Laws of Eve | Churches need to better protect children
Although Jamaica's Child Care and Protection Act contains provisions to safeguard against abuse of children, no legislation can be effective in the absence of positive action by the persons and organisations who interface with those children. In other words, churches, schools and the community at large must take the initiative to put measures in place to protect vulnerable children
The Roman Catholic Church has been under the microscope for decades in relation to allegations of sexual abuse of children by priests. The most recent reports emerged from Pennsylvania, USA, where it is said that over 1,000 children were abused by more than 300 Catholic priests. Even more devastating is the allegation that many cases of abuse were covered up, claims were settled, many of the perpetrators were quietly removed from the church or transferred, and still others were allowed to continue to be priests.
Not only have several cases come to light in recent years, but there have even been civil claims filed in various courts against some priests and the church. In one such case in Miami, Florida, in 2011, a priest had allegedly drugged and raped 26 male victims while they were still young boys between 1972 and 2002. The report states that the church never carried out investigations until 2002 and the priest voluntarily retired in 2004. One victim, who was 14 years old at the time he was abused, sued the priest and was awarded $10 million in compensatory damages and $90 million in punitive damages.
No compensation could possibly be enough.
The issue is not confined to the Roman Catholic Church or to countries outside of Jamaica; so it begs the questions as to what churches in Jamaica ought to do to protect children. Below are some suggestions:
All churches must acknowledge their responsibility to protect children from abuse.
All churches must commit to reporting incidents of abuse to the police. Otherwise, perpetrators will be emboldened and there will be no justice for victims.
Churches need to speak openly about the facts surrounding sexual abuse with both adults and children within the congregation through ongoing education programmes. It is important to teach children self-protection skills.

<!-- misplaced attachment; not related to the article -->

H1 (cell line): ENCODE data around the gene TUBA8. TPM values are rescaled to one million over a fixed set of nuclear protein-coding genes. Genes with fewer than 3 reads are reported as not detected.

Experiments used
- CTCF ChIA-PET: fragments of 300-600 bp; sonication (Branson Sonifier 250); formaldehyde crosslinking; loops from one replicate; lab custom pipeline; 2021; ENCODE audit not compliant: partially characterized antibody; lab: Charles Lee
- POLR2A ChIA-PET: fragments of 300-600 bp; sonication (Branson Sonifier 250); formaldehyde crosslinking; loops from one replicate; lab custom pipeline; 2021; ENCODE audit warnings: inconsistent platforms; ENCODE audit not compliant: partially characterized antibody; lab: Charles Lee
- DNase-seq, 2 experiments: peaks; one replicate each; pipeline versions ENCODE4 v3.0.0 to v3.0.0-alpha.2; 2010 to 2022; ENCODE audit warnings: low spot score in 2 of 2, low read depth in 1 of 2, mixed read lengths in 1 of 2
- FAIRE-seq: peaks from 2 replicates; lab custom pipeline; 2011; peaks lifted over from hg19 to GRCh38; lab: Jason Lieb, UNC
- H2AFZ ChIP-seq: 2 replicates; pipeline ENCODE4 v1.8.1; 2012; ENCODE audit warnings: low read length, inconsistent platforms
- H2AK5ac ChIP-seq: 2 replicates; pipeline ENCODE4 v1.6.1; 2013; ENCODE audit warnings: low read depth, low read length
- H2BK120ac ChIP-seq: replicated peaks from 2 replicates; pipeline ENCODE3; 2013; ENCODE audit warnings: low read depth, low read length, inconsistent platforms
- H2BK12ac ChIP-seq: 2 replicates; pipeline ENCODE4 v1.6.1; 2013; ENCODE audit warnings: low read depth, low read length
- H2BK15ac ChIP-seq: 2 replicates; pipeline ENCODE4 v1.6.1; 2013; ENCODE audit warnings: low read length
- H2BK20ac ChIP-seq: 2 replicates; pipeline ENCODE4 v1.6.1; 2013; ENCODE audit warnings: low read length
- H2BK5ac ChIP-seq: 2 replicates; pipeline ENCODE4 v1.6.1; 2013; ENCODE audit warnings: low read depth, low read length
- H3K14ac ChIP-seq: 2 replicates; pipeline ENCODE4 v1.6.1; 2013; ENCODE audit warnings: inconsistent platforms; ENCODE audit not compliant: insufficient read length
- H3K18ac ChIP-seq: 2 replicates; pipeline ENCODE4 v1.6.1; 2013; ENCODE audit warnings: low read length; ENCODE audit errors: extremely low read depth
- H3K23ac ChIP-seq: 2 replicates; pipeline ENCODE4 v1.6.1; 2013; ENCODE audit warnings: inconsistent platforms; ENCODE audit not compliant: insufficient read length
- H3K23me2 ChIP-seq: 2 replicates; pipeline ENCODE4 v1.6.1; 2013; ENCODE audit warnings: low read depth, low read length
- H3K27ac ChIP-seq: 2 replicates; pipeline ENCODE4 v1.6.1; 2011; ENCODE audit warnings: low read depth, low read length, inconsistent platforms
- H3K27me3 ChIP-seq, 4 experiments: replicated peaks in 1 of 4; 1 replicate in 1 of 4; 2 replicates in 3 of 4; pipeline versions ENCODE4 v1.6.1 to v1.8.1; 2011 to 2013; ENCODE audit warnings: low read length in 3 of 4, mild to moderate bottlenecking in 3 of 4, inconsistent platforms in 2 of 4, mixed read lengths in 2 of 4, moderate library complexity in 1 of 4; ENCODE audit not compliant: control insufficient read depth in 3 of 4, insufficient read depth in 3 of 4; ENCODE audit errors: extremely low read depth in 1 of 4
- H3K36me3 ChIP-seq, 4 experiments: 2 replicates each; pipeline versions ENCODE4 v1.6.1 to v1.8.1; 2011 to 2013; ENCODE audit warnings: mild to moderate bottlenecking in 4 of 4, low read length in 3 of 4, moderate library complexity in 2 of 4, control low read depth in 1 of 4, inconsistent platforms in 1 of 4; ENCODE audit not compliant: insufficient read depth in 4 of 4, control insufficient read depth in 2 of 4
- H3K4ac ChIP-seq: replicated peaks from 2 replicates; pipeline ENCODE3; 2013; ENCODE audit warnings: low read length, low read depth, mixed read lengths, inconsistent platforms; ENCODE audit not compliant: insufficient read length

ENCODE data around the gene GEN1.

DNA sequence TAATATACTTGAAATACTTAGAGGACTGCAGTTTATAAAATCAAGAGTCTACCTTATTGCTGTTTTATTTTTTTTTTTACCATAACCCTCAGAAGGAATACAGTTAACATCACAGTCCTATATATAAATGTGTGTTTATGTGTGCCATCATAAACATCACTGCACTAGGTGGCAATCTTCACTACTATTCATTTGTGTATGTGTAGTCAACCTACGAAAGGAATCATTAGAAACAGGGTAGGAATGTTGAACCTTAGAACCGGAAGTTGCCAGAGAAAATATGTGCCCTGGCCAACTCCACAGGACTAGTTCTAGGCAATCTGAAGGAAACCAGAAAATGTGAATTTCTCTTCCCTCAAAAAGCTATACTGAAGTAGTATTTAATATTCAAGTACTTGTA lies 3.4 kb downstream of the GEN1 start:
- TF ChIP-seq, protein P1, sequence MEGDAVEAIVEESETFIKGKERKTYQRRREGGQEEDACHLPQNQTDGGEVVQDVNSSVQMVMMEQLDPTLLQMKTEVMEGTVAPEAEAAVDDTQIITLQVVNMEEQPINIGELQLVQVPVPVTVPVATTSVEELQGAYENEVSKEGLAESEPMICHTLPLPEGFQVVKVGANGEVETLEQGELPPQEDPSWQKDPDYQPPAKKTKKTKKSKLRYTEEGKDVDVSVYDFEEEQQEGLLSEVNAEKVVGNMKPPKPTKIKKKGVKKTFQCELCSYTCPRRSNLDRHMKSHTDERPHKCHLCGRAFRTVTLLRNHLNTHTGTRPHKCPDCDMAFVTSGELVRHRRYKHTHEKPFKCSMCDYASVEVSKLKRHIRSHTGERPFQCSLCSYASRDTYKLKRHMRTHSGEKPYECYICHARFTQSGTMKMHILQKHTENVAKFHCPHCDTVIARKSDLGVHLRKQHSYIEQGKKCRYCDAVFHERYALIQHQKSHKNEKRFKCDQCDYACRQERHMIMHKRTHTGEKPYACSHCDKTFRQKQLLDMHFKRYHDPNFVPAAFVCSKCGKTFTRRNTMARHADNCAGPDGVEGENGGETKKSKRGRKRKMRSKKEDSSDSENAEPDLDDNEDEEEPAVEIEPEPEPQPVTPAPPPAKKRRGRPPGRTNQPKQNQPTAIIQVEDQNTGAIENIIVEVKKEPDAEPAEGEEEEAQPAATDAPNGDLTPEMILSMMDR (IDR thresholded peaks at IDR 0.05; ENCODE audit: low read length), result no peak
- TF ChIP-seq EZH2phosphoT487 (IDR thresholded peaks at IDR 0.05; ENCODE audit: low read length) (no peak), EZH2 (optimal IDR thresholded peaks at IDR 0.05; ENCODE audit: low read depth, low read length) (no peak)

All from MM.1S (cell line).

SEX OFFENDERS EXCLUDED
Background checks must be conducted on all persons who are volunteering to care for children within the church community, and known sex offenders must be excluded.
Churches should establish internal policies that reflect adherence to the law and outline procedures for safeguarding against, and dealing with, reported cases of abuse.
Opportunities for abuse should always be minimised by establishing rules of conduct, such as the need to ensure that children do not have one-on-one meetings with adults in isolated areas.
The congregation should be educated about identifying the warning signs that a child is being abused, and the relevant persons within the church or external agencies to whom suspicious matters should be reported on the basis of anonymity.
Counselling services must be made available to the victims of abuse as well as other affected children.
The reaction to reported cases of abuse must be prompt and responsible. Victims must be treated with dignity and afforded all necessary support.
It is open to victims of abuse to sue the church, so it is also important for the church to explore the need for liability insurance that includes sexual abuse coverage.
This is by no means an exhaustive list, but the hope is that it will allow us to start a conversation that leads to effective measures being implemented to better protect children from abuse.